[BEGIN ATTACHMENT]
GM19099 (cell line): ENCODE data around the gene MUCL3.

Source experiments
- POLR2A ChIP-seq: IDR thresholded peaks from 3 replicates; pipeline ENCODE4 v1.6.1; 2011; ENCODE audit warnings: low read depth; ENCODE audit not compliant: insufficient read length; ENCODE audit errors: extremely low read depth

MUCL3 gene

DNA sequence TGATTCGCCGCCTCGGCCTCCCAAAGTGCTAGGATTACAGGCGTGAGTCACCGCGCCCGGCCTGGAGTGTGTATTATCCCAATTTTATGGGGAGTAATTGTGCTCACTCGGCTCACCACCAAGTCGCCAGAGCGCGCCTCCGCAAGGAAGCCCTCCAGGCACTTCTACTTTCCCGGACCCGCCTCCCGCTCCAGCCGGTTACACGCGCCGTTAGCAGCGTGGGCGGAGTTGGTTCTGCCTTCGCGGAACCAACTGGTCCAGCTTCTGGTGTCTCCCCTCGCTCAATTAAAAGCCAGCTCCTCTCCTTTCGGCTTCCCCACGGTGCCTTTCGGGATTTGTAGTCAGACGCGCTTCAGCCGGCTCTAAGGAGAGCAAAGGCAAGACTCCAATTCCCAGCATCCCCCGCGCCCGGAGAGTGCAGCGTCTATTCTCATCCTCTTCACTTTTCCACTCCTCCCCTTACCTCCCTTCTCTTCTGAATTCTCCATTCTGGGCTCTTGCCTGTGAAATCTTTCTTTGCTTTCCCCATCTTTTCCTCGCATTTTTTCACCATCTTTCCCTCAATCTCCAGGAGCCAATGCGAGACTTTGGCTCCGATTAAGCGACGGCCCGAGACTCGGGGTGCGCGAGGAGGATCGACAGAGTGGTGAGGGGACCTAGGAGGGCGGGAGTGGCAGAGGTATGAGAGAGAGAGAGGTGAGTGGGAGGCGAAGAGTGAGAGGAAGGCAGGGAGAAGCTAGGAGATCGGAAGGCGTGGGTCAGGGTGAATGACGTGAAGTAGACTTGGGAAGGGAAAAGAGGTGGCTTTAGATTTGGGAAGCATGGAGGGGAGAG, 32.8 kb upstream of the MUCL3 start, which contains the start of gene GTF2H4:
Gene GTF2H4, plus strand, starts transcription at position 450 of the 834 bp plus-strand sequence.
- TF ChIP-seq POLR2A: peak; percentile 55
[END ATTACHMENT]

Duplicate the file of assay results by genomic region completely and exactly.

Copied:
GM19099 (cell line): ENCODE data around the gene MUCL3.

Source experiments
- POLR2A ChIP-seq: IDR thresholded peaks from 3 replicates; pipeline ENCODE4 v1.6.1; 2011; ENCODE audit warnings: low read depth; ENCODE audit not compliant: insufficient read length; ENCODE audit errors: extremely low read depth

MUCL3 gene

DNA sequence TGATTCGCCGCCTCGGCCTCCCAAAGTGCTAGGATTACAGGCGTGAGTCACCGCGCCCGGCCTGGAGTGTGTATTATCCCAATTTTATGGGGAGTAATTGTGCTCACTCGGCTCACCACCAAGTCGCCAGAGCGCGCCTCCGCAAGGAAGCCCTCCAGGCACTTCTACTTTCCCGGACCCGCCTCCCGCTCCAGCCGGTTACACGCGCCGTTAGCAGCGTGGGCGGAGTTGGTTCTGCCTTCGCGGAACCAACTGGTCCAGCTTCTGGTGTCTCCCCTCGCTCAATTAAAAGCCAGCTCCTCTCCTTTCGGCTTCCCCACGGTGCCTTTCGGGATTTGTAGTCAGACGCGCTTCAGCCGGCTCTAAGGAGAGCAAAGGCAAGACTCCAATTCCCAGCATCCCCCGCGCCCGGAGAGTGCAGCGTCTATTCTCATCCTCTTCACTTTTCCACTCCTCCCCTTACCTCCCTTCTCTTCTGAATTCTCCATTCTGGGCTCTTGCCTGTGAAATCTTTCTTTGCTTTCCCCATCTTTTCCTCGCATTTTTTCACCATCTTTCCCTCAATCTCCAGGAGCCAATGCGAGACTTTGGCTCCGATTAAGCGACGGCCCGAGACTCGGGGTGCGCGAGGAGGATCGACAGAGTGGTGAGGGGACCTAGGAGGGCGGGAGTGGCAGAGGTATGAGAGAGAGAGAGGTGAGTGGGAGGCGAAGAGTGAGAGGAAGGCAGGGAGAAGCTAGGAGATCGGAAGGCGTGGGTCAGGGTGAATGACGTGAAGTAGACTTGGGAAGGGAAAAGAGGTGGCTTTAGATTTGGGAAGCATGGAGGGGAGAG, 32.8 kb upstream of the MUCL3 start, which contains the start of gene GTF2H4:
Gene GTF2H4, plus strand, starts transcription at position 450 of the 834 bp plus-strand sequence.
- TF ChIP-seq POLR2A: peak; percentile 55